The daughter of an aristocratic French banker and an American mother, De Saint Phalle was educated in America, where she first showed an interest in art by painting the fig leaves red on the statues at her school—it was an early sign of her desire to rebel against bourgeois conventions. In her late teens she began a modeling career and was featured on the cover of several fashion magazines. Having eloped with her childhood sweetheart, the writer Harry Matthews, de Saint Phalle gave birth to a daughter in 1951. However, she soon found marital bliss to be stifling, and perhaps also suffering from post-natal depression, the young mother had a nervous breakdown.

As part of her recuperation, de Saint Phalle was encouraged to take up painting. She was taught and influenced by the painter Hugh Weiss. After the birth of her second child in Spain in 1955, de Saint Phalle continued to work at her painting, leading to her first exhibition in 1956.

Niki de Saint Phalle believed she was condemned to reveal “every emotion, thought and experience” in her work.

“Everything is used. My time, great joys, tragedies and pains—it’s all my life, nothing is secret.

The documentary Niki de Saint Phalle: Introspections and Reflections examines the life and art of the artist, from her earliest paintings, through her performance and film work, to her iconic sculptures, which all made Niki de Saint Phalle one of the best known artists of the twentieth century.
 

Posted by Paul Gallagher | Discussion
Polish prison tattoos preserved in formaldehyde
04.03.2014
06:14 am

Topics:
Art
Crime

Tags:
tattoos


 
Fresh off the heels of my post on Frederik Ruysch’s creepy embalming art comes this disgusting/fascinating collection of preserved tattoos from Polish prisoners. Even before you get to the whole “stolen chunks of flesh” part of this collection, I’m always disturbed by the “poke-and-stick” kind of tattooing that most of these appear to be. I’ve seen poke-and-stick done with everything from glass shards to nails, and the “ink” could be anything from ash to a ball-point pen—there’s obviously a high risk of infection. (Not to be a snob, but I had my tattoos done like a respectable person—in a sterile environment by an old biker.)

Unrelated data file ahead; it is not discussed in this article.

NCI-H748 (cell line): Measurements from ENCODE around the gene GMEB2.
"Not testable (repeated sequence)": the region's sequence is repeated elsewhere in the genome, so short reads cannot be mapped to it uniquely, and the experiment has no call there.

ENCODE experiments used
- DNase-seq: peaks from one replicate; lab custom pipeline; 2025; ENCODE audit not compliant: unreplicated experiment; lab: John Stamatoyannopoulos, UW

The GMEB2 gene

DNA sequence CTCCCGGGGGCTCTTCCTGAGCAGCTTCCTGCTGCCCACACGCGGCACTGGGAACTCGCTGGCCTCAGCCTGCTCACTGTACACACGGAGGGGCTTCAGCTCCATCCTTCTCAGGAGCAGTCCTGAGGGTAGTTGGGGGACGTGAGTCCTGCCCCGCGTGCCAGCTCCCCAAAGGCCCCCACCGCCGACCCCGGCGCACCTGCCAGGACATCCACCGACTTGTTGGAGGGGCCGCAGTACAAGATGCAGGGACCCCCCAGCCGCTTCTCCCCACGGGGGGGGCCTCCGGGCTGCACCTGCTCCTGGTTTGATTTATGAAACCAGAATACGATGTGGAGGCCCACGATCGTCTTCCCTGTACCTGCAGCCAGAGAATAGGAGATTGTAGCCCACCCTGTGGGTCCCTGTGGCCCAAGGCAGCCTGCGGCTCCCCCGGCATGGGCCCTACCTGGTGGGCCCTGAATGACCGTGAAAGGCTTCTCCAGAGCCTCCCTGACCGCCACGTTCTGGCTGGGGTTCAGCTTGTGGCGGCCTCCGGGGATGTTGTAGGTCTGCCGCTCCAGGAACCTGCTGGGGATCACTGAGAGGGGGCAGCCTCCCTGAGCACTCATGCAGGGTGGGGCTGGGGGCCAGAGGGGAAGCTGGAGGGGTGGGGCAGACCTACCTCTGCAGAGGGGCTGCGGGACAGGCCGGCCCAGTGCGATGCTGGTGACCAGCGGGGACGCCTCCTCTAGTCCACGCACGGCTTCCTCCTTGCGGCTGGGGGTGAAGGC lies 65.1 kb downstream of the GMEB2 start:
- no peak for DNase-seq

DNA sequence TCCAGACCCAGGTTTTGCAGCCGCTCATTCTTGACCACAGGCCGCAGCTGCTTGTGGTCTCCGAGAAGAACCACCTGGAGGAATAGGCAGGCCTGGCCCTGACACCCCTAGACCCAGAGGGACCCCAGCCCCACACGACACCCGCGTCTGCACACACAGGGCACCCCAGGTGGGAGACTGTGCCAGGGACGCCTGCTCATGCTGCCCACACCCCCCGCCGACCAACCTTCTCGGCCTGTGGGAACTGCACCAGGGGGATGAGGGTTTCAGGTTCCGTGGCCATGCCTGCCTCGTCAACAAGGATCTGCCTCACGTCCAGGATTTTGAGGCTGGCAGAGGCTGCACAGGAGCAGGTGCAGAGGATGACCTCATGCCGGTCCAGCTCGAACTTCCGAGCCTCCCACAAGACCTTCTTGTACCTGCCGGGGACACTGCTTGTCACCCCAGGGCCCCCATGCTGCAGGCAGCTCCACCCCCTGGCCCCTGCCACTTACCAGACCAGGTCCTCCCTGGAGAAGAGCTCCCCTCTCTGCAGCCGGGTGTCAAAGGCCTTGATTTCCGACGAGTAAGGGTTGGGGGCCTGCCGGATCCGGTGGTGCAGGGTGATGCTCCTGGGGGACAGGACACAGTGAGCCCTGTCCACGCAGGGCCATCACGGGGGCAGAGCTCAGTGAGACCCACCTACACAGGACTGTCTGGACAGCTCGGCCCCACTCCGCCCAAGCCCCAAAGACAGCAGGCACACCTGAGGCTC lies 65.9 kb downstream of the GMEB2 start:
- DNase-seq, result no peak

It’s a crude, primitive art-form, but it’s hard for me to see these pieces, which were a part of some one’s actual body, completely removed from their former humanity. Still, the images are kind of fascinating. There’s basic old school flash, of course, but the juvenile, coarse pornographic images are even more interesting. Not all tattoos, even ones done in prison, represent some deeper meaning or cultural affiliation, but with some of these you have to wonder what possessed some one to risk infection for a dirty little doodle.
 

 

 

 
More tattoos after the jump…
 

Posted by Amber Frost | Discussion
Down the rabbit-hole with Salvador Dali’s ‘Alice in Wonderland’
04.01.2014
09:35 am

Topics:
Art
Books

Tags:
Salvador Dali
Lewis Carroll

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It seems like a perfect match, the master of Surrealist painting, Salvador Dali illustrating a classic of nonsense literature, Lewis Carroll’s Alice’s Adventures in Wonderland. In 1969, Dali produced thirteen illustrations for a special edition of Carroll’s book published by Maecenas Press-Random House, New York. Dali made twelve heliogravures of original gouaches for each of the book’s twelve chapters, and one engraving for the frontispiece. Dali’s work is startling and beautiful, but at times seems slightly unrelated to the original source material. Even so, they are quite delightful.
 
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Alice was beginning to get very tired of sitting by her sister on the bank, and of having nothing to do: once or twice she had peeped into the book her sister was reading, but it had no pictures or conversations in it, `and what is the use of a book,’ thought Alice `without pictures or conversation?’